Fraud detection technologies, meanwhile, continue to evolve into more powerful tools in the fight against APP fraud. Transaction monitoring systems that analyse payment transactions in real time can alert banks to suspicious patterns for investigation. AI will have an increasingly important role to play in helping institutions sift through millions of transactions and data points to identify potential APP fraud.

The takeaways 

The rise of real-time payments has brought unprecedented convenience to consumers but has also exposed them to the growing risk of APP fraud. Despite financial institutions’ efforts, this form of fraud has thrived in most countries with real-time payment schemes. 

It remains challenging to combat because of banks’ limited control of customer behaviour, the instantaneous and irrevocable nature of transactions, and the sophistication of the criminals.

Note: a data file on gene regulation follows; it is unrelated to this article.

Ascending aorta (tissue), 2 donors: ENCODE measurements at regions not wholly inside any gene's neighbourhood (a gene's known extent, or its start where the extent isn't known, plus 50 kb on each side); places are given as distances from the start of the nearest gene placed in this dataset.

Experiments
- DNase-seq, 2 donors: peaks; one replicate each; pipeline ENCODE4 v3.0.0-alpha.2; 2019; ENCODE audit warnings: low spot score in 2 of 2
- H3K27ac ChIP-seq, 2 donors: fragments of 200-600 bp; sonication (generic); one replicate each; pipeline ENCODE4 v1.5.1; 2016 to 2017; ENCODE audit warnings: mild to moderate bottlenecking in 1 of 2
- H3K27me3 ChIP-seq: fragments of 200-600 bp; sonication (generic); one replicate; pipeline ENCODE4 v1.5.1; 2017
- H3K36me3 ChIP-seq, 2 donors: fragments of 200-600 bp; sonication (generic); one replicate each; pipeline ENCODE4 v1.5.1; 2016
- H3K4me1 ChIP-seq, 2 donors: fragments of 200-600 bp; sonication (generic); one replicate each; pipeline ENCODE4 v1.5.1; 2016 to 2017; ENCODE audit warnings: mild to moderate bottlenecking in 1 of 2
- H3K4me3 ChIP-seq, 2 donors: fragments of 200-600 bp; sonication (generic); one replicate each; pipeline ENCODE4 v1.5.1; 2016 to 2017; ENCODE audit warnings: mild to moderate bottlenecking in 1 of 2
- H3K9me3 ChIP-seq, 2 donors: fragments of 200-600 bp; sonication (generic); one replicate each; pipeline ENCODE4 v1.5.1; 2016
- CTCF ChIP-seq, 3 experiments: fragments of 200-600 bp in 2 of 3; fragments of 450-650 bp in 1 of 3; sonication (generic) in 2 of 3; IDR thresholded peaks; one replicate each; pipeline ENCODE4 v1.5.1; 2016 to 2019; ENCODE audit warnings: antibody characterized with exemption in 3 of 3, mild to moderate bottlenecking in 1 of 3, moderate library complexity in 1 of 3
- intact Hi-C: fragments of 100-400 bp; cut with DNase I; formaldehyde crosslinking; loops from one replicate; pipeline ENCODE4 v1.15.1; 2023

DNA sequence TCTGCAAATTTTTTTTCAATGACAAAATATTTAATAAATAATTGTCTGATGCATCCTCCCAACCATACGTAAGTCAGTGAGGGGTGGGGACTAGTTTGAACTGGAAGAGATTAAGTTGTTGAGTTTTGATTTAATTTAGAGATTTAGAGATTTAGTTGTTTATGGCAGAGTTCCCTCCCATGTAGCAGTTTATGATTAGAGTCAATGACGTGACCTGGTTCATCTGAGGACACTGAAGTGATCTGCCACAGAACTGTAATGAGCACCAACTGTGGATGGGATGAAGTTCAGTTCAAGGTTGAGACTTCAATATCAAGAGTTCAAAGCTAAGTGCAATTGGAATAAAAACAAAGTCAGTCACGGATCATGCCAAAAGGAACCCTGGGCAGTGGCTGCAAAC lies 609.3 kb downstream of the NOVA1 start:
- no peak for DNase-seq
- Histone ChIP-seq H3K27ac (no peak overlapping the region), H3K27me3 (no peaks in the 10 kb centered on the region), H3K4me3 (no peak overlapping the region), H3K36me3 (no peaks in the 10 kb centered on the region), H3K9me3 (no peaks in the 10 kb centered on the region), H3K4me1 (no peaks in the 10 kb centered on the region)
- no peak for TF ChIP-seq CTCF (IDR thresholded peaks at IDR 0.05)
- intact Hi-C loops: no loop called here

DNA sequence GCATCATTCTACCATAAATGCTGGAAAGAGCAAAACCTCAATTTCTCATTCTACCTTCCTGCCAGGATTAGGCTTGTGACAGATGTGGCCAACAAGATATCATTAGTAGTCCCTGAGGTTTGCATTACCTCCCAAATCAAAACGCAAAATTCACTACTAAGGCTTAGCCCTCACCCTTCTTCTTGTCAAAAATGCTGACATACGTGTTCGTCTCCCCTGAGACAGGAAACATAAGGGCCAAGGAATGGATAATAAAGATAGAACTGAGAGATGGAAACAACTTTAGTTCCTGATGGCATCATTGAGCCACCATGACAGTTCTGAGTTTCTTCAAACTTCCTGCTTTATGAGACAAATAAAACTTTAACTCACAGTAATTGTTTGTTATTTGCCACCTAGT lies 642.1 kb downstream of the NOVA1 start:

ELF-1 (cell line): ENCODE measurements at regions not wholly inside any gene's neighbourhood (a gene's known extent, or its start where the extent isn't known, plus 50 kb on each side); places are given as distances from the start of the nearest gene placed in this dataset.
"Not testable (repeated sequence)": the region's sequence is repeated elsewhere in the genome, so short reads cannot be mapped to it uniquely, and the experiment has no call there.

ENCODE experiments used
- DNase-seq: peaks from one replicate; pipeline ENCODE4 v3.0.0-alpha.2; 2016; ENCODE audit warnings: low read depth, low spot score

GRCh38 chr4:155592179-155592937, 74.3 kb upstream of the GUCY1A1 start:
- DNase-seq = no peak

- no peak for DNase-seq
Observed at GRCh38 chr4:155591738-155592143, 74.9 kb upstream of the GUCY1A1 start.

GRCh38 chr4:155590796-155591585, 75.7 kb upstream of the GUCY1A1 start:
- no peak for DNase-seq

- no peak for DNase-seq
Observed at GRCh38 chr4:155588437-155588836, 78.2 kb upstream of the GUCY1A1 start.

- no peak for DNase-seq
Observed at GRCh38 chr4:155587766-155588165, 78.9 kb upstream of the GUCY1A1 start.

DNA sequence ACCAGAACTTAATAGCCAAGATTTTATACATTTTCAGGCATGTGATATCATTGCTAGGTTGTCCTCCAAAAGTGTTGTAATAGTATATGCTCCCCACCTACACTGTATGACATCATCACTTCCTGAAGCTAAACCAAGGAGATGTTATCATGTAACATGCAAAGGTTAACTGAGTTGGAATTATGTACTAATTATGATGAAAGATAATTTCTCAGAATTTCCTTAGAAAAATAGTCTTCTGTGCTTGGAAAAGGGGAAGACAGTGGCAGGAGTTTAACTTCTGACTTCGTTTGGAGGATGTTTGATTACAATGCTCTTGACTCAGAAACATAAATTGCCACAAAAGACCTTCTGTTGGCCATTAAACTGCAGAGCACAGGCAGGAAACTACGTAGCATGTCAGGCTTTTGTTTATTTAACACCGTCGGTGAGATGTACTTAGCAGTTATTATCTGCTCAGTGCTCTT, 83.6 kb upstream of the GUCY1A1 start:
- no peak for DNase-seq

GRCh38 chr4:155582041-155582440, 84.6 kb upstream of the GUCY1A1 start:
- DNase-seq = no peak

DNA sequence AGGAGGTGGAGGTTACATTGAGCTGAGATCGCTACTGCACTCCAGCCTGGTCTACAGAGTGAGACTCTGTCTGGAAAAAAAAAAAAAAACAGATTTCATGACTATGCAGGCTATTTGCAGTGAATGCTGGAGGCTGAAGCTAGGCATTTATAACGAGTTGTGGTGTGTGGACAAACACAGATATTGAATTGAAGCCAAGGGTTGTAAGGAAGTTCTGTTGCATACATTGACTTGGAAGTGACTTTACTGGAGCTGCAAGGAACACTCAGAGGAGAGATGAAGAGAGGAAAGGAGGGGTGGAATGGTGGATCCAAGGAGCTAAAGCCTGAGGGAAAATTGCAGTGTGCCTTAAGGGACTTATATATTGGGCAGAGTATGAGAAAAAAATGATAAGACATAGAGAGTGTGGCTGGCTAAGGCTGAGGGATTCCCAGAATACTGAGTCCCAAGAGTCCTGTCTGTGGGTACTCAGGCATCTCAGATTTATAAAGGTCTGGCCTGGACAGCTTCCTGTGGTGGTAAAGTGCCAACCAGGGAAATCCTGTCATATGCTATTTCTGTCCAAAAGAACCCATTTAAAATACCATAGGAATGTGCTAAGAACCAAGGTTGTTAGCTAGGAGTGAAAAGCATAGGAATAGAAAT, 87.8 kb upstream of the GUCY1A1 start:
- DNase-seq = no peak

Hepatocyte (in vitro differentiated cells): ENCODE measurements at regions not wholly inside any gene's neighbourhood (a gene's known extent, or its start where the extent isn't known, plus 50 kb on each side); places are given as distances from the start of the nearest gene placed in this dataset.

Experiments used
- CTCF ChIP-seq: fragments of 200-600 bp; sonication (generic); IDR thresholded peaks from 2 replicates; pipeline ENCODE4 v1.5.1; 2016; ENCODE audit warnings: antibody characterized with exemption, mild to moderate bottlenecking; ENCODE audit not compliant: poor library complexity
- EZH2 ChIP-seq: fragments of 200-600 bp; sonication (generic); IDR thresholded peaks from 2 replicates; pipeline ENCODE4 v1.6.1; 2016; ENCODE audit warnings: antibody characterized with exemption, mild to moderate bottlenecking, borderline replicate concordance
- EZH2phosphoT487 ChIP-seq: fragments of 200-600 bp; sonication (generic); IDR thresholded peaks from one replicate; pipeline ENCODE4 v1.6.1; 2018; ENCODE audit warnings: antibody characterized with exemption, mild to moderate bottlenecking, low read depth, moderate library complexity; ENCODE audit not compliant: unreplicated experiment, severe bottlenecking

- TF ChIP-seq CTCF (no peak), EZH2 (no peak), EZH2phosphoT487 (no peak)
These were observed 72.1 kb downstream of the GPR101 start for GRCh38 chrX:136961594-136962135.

While the launch of initiatives like the Federal Reserve’s FedNow scheme in the US offers promise, they also introduce new risks. However, with continued collaboration, innovation in fraud detection technologies, and the adoption of advanced AI systems, the financial industry can strike a balance between convenience and security, ultimately working toward a safer future for real-time payments.

Steps you can take to protect your business.

A critical component to stopping Authorised Push Payment fraud is to have the right monitoring and next-generation fraud tools. These tools layer onto your existing investment so can be quick to put in place rather than replacing existing vendors.  

One of the leading technology solution vendors that Stanchion has worked with in this area is INETCO based out of Canada but with a global and blue-chip client base and bringing nearly four decades of experience managing fraud and rich transaction data insights.

By Alice Umutesiwase